- Once removed from the oven, let the tomatoes cool. Pour all ingredients into a food processor or blender. Blend on high, adding salt, pepper, and sugar until desired consistency and taste are reached. (If preferred, strain out the seeds before blending).
Grow some of our favorite tomatoes for this sauce.
Sounds fancy, doesn’t it? Confit (kōn-fēʹ) comes from the French word “confire,” which translates to “preserve.” Today, confit is a condiment made by preserving food (and intensifying flavor) in fat, sugar, or wine through a slow cooking process. For example, a confit can be fruits cooked in sugar, meats cooked in fat, or vegetables cooked in oil or wine. In our case, we are making a garlic confit by poaching garlic cloves in olive oil. This process produces a rich, garlic flavor in the cloves with the bonus of also having garlic-infused olive oil. Delish!
5–10 garlic cloves, peeled
1 ½–2 cups of high-quality olive oil (or enough to cover garlic cloves)
Pour olive oil in a small saucepot and add garlic cloves. Heat on low for about an hour until garlic cloves are tender. Do not fry or brown the cloves. Cool before putting into jars.
Oil and garlic can be stored in an airtight glass container for up to a month in the refrigerator.
Once you’ve made this epicurean condiment, try it in your favorite recipes as a substitute for raw garlic. See below for our favorite garlic hummus recipe with garlic confit.
2 cups chickpeas (garbanzo beans)
2 tablespoons tahini
4 tablespoons garlic-infused olive oil
8 cloves of garlic confit
2 tablespoons lemon juice
½ teaspoon of salt
Warm water as needed
Place all ingredients into a food processor or a blender. Blend to a creamy consistency, adding water to thin as necessary. Serve with vegetables, pita chips, or as a sandwich smear.
Plant our organic or virus- and nematode-free garlic this fall!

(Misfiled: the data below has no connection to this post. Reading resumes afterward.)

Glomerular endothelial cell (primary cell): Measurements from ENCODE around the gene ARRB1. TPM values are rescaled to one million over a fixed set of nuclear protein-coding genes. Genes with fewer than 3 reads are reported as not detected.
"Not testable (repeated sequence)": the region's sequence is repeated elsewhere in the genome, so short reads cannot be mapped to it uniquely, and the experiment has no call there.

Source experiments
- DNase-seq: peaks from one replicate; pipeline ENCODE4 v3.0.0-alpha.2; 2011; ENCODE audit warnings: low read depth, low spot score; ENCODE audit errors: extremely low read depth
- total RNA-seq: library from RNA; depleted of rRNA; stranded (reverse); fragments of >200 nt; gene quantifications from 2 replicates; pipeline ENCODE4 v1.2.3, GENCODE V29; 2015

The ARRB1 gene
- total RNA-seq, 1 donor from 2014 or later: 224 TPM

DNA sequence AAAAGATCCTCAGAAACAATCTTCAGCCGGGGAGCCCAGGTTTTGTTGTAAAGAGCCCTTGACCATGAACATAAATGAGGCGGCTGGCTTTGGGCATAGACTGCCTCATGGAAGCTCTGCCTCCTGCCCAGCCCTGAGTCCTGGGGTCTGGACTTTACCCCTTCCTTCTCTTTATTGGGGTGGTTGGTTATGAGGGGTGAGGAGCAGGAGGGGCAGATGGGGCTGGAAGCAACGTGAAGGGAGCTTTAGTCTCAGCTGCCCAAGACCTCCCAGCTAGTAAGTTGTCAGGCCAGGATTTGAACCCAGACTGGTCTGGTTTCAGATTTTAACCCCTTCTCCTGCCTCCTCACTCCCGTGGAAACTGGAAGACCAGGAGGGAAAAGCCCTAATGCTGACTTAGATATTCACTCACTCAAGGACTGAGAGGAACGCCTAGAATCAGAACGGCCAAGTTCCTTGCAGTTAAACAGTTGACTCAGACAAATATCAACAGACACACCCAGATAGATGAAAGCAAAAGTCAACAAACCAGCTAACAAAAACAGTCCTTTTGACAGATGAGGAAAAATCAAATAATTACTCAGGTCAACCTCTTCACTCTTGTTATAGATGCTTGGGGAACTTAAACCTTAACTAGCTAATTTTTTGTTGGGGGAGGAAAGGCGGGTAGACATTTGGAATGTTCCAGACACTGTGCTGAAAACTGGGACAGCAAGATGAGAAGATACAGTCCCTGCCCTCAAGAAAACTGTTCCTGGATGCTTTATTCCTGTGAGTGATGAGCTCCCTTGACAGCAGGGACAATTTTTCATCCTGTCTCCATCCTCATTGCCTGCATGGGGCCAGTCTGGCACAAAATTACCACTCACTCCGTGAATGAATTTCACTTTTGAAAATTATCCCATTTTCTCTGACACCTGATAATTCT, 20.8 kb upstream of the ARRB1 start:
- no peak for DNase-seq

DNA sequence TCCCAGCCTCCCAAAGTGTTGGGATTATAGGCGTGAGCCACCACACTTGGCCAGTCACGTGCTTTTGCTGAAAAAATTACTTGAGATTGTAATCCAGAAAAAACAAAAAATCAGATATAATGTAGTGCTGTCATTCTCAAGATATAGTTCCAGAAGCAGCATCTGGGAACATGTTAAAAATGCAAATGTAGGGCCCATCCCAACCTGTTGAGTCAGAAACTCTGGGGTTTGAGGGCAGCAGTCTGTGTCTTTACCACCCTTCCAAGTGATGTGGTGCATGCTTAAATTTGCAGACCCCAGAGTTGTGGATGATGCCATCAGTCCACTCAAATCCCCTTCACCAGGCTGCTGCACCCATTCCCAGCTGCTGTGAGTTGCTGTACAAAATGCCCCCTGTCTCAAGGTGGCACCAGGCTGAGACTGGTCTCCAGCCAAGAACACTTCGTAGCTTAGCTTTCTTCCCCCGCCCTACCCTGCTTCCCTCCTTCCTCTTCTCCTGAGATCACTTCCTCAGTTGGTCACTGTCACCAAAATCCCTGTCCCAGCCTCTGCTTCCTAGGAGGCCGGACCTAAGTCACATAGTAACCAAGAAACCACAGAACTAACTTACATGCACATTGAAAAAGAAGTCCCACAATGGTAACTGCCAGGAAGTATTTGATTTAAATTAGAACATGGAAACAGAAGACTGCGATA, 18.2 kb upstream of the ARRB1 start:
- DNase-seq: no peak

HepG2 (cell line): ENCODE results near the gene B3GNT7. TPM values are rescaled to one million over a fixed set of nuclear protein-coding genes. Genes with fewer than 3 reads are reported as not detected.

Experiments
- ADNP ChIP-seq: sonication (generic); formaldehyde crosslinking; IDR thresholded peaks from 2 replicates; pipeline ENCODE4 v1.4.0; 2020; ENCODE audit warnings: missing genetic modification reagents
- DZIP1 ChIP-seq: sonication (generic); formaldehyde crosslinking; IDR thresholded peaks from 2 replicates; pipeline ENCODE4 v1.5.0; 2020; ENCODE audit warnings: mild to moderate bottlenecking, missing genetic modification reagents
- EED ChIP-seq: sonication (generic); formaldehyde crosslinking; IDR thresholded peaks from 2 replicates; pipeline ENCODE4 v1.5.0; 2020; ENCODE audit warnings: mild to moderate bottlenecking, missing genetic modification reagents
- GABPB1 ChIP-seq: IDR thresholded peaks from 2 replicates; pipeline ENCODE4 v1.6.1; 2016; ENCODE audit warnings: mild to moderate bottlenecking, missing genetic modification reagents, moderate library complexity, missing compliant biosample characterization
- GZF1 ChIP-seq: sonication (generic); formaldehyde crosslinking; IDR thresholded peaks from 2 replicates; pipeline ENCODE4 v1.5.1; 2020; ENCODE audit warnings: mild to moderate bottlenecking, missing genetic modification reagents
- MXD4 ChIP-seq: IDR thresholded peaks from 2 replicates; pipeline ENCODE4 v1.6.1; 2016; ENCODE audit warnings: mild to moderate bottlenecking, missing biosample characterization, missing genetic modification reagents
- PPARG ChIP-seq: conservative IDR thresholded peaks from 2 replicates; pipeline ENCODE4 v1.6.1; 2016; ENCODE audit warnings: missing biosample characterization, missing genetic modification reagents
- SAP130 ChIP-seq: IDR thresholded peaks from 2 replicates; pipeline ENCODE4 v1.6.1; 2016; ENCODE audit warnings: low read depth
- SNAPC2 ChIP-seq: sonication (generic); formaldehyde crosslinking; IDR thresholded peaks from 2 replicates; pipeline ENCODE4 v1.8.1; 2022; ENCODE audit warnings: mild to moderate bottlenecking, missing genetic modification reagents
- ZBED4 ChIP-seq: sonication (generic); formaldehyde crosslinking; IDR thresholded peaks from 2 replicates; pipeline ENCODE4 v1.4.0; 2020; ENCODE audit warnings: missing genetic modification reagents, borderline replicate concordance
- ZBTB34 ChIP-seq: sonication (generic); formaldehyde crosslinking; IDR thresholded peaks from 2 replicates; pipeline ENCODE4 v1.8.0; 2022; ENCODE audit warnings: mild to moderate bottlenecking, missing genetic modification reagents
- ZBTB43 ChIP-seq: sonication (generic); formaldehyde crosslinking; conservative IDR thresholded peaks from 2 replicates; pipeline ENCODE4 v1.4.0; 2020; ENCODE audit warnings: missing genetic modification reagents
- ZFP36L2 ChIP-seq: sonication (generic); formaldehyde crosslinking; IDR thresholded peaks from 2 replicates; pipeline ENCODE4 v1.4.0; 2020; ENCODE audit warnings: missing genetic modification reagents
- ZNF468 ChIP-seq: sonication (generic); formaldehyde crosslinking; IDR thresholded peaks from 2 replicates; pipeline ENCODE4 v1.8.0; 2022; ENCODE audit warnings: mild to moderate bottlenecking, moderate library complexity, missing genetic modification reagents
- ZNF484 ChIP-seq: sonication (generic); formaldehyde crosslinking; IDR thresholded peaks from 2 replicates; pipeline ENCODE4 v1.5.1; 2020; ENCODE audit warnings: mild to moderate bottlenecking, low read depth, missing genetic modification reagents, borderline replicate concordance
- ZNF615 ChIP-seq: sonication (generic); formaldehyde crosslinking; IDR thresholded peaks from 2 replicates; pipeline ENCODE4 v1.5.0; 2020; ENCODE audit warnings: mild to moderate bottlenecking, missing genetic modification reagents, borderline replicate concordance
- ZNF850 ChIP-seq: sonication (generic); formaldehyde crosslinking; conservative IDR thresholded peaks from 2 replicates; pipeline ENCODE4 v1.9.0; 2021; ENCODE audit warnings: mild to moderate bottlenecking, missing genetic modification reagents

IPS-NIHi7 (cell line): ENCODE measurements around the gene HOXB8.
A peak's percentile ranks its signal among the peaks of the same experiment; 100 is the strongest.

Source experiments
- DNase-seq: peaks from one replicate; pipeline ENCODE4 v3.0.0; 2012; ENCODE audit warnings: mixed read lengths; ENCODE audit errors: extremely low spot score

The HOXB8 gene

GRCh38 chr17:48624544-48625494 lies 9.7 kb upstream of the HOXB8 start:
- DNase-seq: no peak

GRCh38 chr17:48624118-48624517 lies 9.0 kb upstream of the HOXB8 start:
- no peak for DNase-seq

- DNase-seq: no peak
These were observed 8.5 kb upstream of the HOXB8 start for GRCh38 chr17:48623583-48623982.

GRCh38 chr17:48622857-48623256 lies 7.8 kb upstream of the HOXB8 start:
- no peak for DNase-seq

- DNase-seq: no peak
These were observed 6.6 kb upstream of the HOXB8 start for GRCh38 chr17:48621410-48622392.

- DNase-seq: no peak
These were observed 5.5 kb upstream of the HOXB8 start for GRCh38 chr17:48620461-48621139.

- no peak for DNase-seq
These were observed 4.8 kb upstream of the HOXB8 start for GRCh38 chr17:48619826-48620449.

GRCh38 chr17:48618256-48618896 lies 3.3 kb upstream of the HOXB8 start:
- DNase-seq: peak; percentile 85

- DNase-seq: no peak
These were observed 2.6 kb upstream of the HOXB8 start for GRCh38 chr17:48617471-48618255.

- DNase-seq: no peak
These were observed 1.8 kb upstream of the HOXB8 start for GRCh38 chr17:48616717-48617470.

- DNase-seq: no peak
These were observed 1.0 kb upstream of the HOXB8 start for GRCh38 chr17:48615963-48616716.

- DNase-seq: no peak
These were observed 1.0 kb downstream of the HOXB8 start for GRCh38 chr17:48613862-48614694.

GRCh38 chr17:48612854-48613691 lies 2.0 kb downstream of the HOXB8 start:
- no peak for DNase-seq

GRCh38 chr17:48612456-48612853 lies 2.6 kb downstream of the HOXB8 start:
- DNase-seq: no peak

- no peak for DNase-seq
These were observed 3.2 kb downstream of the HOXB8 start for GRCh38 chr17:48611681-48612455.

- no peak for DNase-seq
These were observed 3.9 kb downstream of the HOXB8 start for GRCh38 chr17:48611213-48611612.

We often think of lavender only in lotion, oils or candles with its relaxing aroma, even though it’s also edible! You can easily substitute lavender for other herbs, especially rosemary, when flavoring sweet or savory dishes. We added lavender to three common kitchen staples—sugar, butter, and syrup—which you can then add to a multitude of recipes. Use lavender sugar in shortbread cookies for a floral surprise; lavender butter over roasted chicken for a pleasant, earthy flavor; or lavender syrup in lemonade or cocktails for a flowery taste of summer. You’ll be surprised how delicious the lavender from your garden can be!
1 cup granulated sugar
1 tablespoon of dried lavender or 2 tablespoons fresh lavender
Mix the two ingredients together and seal in an airtight container for two days before using to ensure the flavors meld. Recipe can be doubled or tripled, depending on how much sugar you need.
Lavender and Herb Butter
¼ pound of butter (1 stick), softened
1 tablespoon of dried lavender
1 tablespoon of dried parsley
1 tablespoon of dried oregano
Mix all ingredients and chill in the fridge for a few hours. If you prefer, you can use almost any other dried herb, such as basil or chives.
1 cup sugar
1 cup water
1 tablespoon dried lavender or 2 tablespoons fresh lavender
Mix ingredients in a small pot and bring to a boil. Once boiling, stir the mixture until the sugar is completely dissolved. Let cool for a few hours, strain, and pour into an airtight container. Syrup can be stored in the fridge for several weeks.
Any of our lavenders are perfect for these recipes!
Pancakes don’t have to be only for breakfast or dessert; savory pancakes are delicious for lunch or dinner! Savory pancakes are easily customizable; we added sweet corn and onion-y garlic scapes in ours. Garlic scapes grow from the green tops of the garlic; they have a light garlic flavor but bring enough intensity to be a substitute for onions. And they add a fresh pop of color to this recipe!
2 tablespoons extra virgin olive oil (vegetable oil works, too)
1 cup all-purpose flour
2 cups cooked corn kernels
1–1 ½ cups milk (any fat content works)
3 tablespoons diced garlic scapes
1 teaspoon Cajun seasoning
1 teaspoon garlic powder
2 teaspoons salt
Black pepper to taste